Rams Assistant Coach ‘Checking All Those Boxes,’ Says Sean McVay

The Rams have several top coaching prospects littered throughout their staff.

Los Angeles Rams head coach Sean McVay is known for many things.

From the youngest head coach in NFL history to Super Bowl Champion, McVay has racked up a long list of accomplishments in a very short amount of time.

But there’s still one area where McVay remains underrated: his ability to develop coaches. At the age of 36, he’s already seen four of his assistants – Zac Taylor, Matt Lafleur (via Tennessee), Brandon Staley, and Kevin O’Connell – rise to head coaching jobs around the league.

McVay’s pipeline of coaches stems from two things: one, his ability to recognize talent, and two, a willingness to give them on-the-job training to better themselves.

Focusing on the latter, McVay gives his non-coordinator assistants the opportunity to call plays during the preseason, thus preparing them for when the opportunity arises.

In a sense, the Rams’ hotbed of coaching talent is a blessing and a curse. McVay has to constantly reload assistants – which he largely does to great avail – but also fields one of the deepest staffs in the room.

In all likelihood, McVay will have an opening at defensive coordinator following this season, as Raheem Morris has quickly asserted himself as one of the top head coaching candidates in the league.

Fortunately for the Rams, as is the case with the team, the staff has a next-man-up mentality, and defensive line coach Eric Henderson might just be the next in line. Henderson has held defensive play-calling duties throughout the preseason, impressing McVay along the way.

“Aggressive,” McVay said when asked to describe Henderson’s style. “I thought he did a great job, we’ve talked about understanding how they can really continue to use that experience as a learning (opportunity).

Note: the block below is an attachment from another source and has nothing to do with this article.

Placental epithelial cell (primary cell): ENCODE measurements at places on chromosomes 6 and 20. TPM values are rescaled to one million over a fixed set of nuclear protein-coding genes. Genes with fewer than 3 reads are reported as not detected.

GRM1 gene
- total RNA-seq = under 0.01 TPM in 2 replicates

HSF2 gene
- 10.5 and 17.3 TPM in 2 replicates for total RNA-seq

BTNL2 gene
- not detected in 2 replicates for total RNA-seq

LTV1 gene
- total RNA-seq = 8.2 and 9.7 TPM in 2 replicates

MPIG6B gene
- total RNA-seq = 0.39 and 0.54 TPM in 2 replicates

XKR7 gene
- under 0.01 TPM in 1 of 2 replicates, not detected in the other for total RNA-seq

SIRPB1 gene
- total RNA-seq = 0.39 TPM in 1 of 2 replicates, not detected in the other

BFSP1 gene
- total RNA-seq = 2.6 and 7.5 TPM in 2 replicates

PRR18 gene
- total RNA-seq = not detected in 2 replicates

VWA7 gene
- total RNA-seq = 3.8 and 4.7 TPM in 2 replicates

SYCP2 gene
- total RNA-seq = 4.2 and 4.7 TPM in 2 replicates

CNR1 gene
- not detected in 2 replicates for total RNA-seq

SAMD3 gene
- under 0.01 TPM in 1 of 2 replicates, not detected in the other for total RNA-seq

“Thought he did a great job in week one, but you could feel the comfort level week two, even just the decisiveness and change in personnel’s, getting the calls in, understanding the different situations that came up.”

Henderson, 39, starred on the defensive line at Georgia Tech, posting a school-record 59.5 tackles-for-loss. He proceeded to play three seasons in the NFL with the Cincinnati Bengals and another three in the United Football League before joining the coaching ranks.

Henderson’s journey started at Georgia Military College, where he worked as a defensive assistant, before joining the Big 12’s Oklahoma State Cowboys as a graduate assistant and, later, defensive quality control coach.

His first job as a defensive line coach came in 2016 at the University of Texas-San Antonio (UTSA), where he worked with future New Orleans Saints first-round pick Marcus Davenport. However, Henderson’s stay lasted just one year, as he left to take over the same position with the Rams’ cross-town rivals, the Los Angeles Chargers.

Henderson departed for the Rams in 2019 and is now in his second season as the team’s defensive line coach and run game coordinator. In just one decade, he went from a defensive assistant at a junior college to calling plays in the NFL preseason.

According to McVay, the big reason behind Henderson’s success is his ability to relate with and deliver tough love to the players in his room.

“He’s really developed a culture within the culture in that D-line room,” McVay claimed. “Everything starts with building and developing relationships, being able to connect and communicate (and) care about these guys. We’re big believers in you got to love guys and then you can be tough on them. It’s not the other way around. So, I know that he loves those guys.”

The admiration Henderson has for his players isn’t a one-way street. Whether it’s a superstar like seven-time All-Pro Aaron Donald or consistent role player such as veteran nose tackle Greg Gaines, Henderson has built a stout environment inside the Rams’ defensive line room.

“I know those guys love him because there’s a mutual respect, a mutual appreciation,” said McVay. “All the hard work that he really puts in week in and week out, to try to help those guys shine as bright as they possibly can and go play with clarity and a quieted mind. I think that’s all you can ask for from a coach and he’s checking all those boxes.”

If anybody is qualified to comment on when someone has all of the qualities of a successful coach, it’s McVay, whose coaching tree is quickly adding more and more branches by the season.

While Henderson’s path from player to coach has been arduous, he’s positioned himself nicely to be one of the next in line to go from McVay assistant to NFL head coach. For now, he’ll continue building on the special foundation he’s established inside the walls of the Rams’ facilities, working towards one goal: defending the Super Bowl title.

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